In this week’s Wednesday 5: a recap of the sexist moments in this campaign season, a look at the challenges faced by funny women in the past 50 years, new hopes for women and girls as Disney takes over Star Wars, the dawning of a new era for the Bond Girl/Bond Woman, and four African girls create a urine-powered machine that would bring electricity to communities without it.


The 5 Most Sexist Moments of the Campaign

A lot has happened since our last week’s Wednesday 5, most notably a presidential election, an unprecedented number of women elected as U.S senators, and the installation of women into the five top offices in New Hampshire. While women are celebrating, with good cause, Sarah Seltzer of AlterNet is reminding us how gritty, dirty, and downright sexist this 2012 campaign season was. She cites five of some of the more compelling instances of campaign sexism compiled by the “Name It. Change It” project. And some of the offenders are women. Making the list: Moderator Liz Benjamin, who questions New York Senator Kirsten  Gillibrand and her challenger Wendy Long (she asks if they had read Fifty Shades of Grey), and female political commentators from The Huffington Post whose policy was to report on the fashion choices of female candidates, including Michele Bachmann and Hillary Clinton.

Read the full list at AlterNet.


Culture Kvetch: Women Aren’t Funny? Really?

Women like Phyllis Diller, Joan Rivers, Mary Tyler Moore, Carol Burnett, Lily Tomlin, and their contemporary female comedians were and are part of an “industry [that] is still shaking off the sexism that was nothing if not institutionalized and that discouraged women from entering the profession at all,” writes Jacob Silverman in “Culture Kvetch: Women Aren’t Funny? Really?” at In his interview with author Yael Kohen of We Killed: The Rise of Women in American Comedy, Silverman expands on the challenges, past and present, women continue to face as comedians.  As they honed their craft, these women were often told they were too abrasive, too aggressive, too pretty, too much like a guy, and downright “not funny.” Regardless, Kohen “indicated that the current sense among many women is one of possibility, as well as gratitude towards their comedienne forbears.”



Disney Buys ‘Star Wars’: A New Hope for Women and Girls

We’re sure that when you heard the news of Disney’s buying George Lucas’s Star Wars, your immediate thought was, “What does this mean for women?” Well, luckily, Robin Hitchcock at Bitch Flicks had the same question, and offers some answers:

(1) A woman, film producer Kathleen Kennedy, is president of Lucasfilm. Robin predicts that “the door is now open for new writers, directors, and other producers to step into the Star Wars franchise, and a lot more diversity in the creative team continuing the franchise is now a possibility.”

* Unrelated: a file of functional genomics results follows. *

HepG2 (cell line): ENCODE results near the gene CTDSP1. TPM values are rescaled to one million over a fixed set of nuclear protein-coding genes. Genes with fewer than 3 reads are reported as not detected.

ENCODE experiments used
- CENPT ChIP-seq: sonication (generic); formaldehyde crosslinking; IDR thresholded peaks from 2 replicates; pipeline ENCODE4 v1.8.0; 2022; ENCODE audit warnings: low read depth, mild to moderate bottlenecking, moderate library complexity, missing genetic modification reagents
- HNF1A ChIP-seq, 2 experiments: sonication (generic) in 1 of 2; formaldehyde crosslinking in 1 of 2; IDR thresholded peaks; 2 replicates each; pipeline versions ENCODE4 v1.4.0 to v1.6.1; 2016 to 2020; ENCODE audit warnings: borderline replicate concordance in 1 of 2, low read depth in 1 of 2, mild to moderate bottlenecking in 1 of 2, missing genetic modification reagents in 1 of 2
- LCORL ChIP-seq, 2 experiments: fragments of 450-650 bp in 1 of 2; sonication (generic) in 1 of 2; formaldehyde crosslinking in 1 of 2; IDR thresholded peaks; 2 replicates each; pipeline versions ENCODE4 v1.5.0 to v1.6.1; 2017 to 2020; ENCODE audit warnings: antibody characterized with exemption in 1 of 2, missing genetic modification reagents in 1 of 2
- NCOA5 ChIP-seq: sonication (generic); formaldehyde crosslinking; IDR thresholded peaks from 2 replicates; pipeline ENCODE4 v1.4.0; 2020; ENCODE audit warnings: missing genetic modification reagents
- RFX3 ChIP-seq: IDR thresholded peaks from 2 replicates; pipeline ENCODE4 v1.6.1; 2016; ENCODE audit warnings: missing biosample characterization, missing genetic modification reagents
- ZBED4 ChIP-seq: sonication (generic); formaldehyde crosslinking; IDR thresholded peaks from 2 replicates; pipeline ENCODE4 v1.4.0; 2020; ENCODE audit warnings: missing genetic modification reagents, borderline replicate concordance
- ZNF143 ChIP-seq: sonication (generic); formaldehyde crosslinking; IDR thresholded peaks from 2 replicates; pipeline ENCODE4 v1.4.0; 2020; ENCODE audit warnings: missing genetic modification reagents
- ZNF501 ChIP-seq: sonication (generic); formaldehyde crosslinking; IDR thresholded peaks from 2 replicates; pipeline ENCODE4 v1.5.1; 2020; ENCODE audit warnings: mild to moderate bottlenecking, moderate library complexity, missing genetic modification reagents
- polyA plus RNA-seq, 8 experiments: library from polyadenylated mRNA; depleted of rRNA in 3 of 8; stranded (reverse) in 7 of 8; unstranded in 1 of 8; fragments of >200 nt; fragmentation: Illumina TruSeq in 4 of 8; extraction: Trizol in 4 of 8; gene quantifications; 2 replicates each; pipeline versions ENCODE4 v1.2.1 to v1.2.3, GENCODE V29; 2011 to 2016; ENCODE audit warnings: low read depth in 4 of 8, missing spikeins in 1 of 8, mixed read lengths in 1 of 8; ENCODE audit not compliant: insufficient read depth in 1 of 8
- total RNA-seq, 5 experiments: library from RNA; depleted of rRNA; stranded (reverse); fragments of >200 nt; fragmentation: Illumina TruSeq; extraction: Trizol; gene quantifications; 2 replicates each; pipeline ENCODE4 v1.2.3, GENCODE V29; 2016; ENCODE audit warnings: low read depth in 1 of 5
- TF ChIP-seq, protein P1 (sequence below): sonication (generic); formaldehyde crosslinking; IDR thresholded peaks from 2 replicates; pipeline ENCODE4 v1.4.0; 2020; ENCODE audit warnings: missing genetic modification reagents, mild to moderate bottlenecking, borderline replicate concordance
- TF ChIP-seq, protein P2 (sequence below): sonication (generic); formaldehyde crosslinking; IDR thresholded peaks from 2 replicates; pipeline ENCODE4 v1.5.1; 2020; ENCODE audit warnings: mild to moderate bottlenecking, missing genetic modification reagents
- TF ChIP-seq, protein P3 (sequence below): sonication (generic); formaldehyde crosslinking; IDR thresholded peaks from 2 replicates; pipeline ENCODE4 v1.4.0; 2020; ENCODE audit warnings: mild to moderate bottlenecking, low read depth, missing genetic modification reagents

(2) Disney’s Princess Leia. Robin predicts, “Given their history of creating female-centric  entertainment.  . . Disney may be the best production company to . . . bring a dynamic female character. . . . We might even see a woman as the central figure in the next trilogy.”

Read more at Bitch Flicks.
Related: Paige Morrow Kimball: Making Films About Women in the Middle


The End of the Bond Girl and the Rise of the Bond Woman

We just love this headline: “The End of the Bond Girl and the Rise of the Bond Woman” by Alyssa Rosenberg at Slate. The Bond woman is no longer the trophy, the sidekick, the prop. Rosenberg argues that “with the arrival of Skyfall, [Daniel] Craig’s third outing in the tuxedo, it may be time to herald the end of the Bond Girl and the rise of the Bond Woman. Craig’s Bond Girls are more Bond’s equals than they’ve ever been.” How so? The new Bond Women exhibit greater emotional nuances in their character,  they reject Bond’s sexual advances, and are worthy of their own thriller trilogy. About this new shift in the James Bond repertoire, Rosenberg sums it up best:

“The Bond franchise has modernized tremendously in the last six years, grounding its villains in new geopolitical realities, updating its fight choreography, and creating strong new roles for African-American characters. But there’s no clearer sign that we’re in a great new Bond era than that it’s now just as much fun to watch Bond talk to a woman as it is to see him take one to bed.”



Girls Rising

Our Girls continue to inspire us. While Malala Yousafzai recovers and comes back stronger to advocate for girls’ education in Pakistan, four teenage girls in Nigeria have invented a urine-powered generator. Many places in Nigeria continue to go without electricity. These girls—the oldest is 15—are using math, science, engineering, and common sense to create “initiatives that solve immediate challenges and problems.” It’s a huge undertaking to try to come up with an invention that would supply electricity to communities and rural areas where power lines don’t exist, and to do so by recycling urine! We salute these girls for being voices and creators of change!

Read more at The Next Web.



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